Sharktober?" my friend asked. I'd just told him about this column I'm writing.
"Yes, Sharktober," I repeated.
"Shark ... tober?" he said again, drawing the syllables out as if to ensure he was saying the word properly.
"Yes!" I confirmed once more.
We stared at each other for a moment, then it dawned on me: He doesn't know about Sharktober.
I shall now state the obvious: Sharktober is a mashing together of the words "shark" and "October," and a term that came about because West Coast shark encounters are more likely in late summer and fall. This is borne out by Shark Research Committee statistics, which note a dramatic uptick in attacks during August, September and October — 63 percent of recorded occurrences happened during those months.
Now you know.
Another friend recently reminisced, after reading last week's column on Scott Stephens ("Sharktober Part 2," Oct. 12), how after the attack, a dude had been hanging out in the hospital parking lot trying to sneak in a six-pack of Great White beer to give to Scott. You'd be forgiven for thinking, "Wow, what poor taste," but surfers are kind of sick in the head — again, I state the obvious — and Northern Californian surfers especially so. It's not exactly sane behavior to tug a thick neoprene skin over your bare ass on a beach shrouded in fog just so you can go paddle out into cold water and big waves.
Which brings me back to gallows humor. We know cracking jokes about stressful or scary situations helps us poor humans cope with such things. So it's no surprise when Sharktober rolls around and, even as everyone is tensed up over the increased likelihood of an attack, the humor ramps up along with the swell. In addition to other cute nicknames, like "the man in the gray suit," great white sharks are known as "the landlord" and to get hit by one equates to "paying the rent." Because most of us, regardless of where we were born and as comfortable as we might be in the water, understand that we will never be the true locals in the ocean. That designation belongs to the dolphins, seals, sea lions, sharks and all the creatures to whom the ocean truly belongs. (For the record, I find sea lions very scary and have been stink-eyed out of the water by them more than once and, also, they can run faster than us on land.)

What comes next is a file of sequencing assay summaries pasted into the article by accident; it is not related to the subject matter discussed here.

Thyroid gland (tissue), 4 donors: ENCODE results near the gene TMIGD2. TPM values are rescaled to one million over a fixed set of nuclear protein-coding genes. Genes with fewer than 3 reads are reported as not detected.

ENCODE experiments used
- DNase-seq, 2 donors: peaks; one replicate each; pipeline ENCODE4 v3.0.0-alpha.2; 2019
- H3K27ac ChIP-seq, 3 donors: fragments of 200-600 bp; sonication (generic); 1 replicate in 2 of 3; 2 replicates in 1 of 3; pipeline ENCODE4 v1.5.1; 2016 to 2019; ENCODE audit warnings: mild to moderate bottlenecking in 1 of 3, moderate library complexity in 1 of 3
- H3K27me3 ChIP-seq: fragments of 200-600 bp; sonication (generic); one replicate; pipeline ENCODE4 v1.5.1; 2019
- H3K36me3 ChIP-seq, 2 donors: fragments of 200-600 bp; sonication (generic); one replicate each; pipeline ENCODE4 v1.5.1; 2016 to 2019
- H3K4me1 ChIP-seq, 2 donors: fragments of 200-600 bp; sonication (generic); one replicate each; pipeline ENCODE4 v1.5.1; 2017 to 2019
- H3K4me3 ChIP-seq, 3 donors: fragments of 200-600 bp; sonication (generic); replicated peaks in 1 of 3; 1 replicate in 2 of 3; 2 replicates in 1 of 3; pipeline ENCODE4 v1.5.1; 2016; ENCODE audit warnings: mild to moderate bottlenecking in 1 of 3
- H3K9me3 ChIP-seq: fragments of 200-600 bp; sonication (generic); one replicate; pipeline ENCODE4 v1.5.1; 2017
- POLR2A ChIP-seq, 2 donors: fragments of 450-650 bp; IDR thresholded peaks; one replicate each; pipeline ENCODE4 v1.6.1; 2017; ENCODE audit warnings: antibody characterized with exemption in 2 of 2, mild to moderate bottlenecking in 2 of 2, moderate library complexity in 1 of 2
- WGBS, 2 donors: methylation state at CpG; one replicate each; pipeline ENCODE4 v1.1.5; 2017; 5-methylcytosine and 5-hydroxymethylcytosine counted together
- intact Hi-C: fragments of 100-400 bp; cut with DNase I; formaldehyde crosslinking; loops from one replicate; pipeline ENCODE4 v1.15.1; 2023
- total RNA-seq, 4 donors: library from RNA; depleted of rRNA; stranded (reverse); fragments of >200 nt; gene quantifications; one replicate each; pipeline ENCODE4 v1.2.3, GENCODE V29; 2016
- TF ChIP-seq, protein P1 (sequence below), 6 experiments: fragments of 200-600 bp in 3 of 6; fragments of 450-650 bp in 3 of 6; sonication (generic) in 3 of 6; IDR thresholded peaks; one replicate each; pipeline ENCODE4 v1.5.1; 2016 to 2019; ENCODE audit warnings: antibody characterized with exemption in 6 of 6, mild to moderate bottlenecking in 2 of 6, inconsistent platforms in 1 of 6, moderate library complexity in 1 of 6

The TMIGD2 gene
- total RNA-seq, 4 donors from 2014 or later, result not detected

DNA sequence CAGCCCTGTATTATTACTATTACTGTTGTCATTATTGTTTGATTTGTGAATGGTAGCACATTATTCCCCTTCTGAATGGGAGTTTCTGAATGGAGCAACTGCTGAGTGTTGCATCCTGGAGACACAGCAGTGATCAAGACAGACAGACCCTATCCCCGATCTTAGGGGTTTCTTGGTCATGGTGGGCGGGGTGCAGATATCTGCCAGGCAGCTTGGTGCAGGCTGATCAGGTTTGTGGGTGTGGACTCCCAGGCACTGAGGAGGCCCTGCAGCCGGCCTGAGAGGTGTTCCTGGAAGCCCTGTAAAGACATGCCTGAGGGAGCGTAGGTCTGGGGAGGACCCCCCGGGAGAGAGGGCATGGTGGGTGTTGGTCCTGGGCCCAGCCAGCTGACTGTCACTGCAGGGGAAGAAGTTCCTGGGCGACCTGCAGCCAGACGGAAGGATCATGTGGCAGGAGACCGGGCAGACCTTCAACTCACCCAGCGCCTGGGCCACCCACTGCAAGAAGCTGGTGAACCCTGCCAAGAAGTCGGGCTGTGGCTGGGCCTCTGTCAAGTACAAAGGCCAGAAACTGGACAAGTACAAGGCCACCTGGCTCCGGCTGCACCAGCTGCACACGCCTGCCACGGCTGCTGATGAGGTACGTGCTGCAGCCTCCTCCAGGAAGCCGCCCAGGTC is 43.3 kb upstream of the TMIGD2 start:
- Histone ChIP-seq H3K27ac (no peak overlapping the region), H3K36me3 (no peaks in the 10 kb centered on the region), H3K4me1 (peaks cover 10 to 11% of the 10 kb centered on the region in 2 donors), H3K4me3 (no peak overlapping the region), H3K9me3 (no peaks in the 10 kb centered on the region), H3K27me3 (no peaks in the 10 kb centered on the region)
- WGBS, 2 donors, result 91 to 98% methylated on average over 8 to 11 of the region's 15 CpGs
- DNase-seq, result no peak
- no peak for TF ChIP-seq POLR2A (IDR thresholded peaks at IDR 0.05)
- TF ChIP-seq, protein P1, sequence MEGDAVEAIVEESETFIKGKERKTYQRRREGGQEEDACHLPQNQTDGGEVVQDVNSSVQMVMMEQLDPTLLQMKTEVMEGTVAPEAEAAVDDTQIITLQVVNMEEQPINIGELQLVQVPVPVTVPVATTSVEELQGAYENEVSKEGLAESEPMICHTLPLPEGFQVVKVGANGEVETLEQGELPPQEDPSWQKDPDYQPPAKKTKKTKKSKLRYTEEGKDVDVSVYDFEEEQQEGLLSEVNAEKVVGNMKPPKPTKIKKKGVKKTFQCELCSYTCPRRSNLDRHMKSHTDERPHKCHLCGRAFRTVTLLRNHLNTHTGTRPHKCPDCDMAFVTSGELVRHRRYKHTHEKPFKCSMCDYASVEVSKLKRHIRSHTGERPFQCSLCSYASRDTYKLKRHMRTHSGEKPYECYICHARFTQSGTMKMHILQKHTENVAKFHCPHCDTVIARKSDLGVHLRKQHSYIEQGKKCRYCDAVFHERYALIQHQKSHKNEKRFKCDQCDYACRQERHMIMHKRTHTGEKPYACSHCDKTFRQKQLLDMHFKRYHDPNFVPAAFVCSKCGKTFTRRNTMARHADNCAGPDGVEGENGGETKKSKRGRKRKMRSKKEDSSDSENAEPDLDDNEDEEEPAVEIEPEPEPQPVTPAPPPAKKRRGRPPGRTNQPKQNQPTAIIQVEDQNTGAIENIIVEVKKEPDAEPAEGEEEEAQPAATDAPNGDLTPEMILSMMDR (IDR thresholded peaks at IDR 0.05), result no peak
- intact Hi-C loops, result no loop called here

But let us return to Sharktober. First, summer on the California coast is typically made up of May Gray, June Gloom, No-Sky July, Fogust and small, sloppy surf produced by stupid northwest winds. It's not until September that the skies clear for real, the air turns balmy and the newly south wind brings the promise of serious swell. It also heralds the beginning of shark season and a twisted sort of waiting game: Who will it be this year?
To be sure, years pass without encounters — at least reported ones. And we know sharks swim among us, regardless of whether we see them or not. Just ask any fisherman or Coastie. But if someone is going to be hit, then it'll probably happen soon. And when it does, the media will descend, word will spread, a local surf shop will ante up a new wetsuit, surfers will pitch in to cover medical bills and a new board and, yes, many Great Whites will be hoisted in honor of the person who took the hit for the team.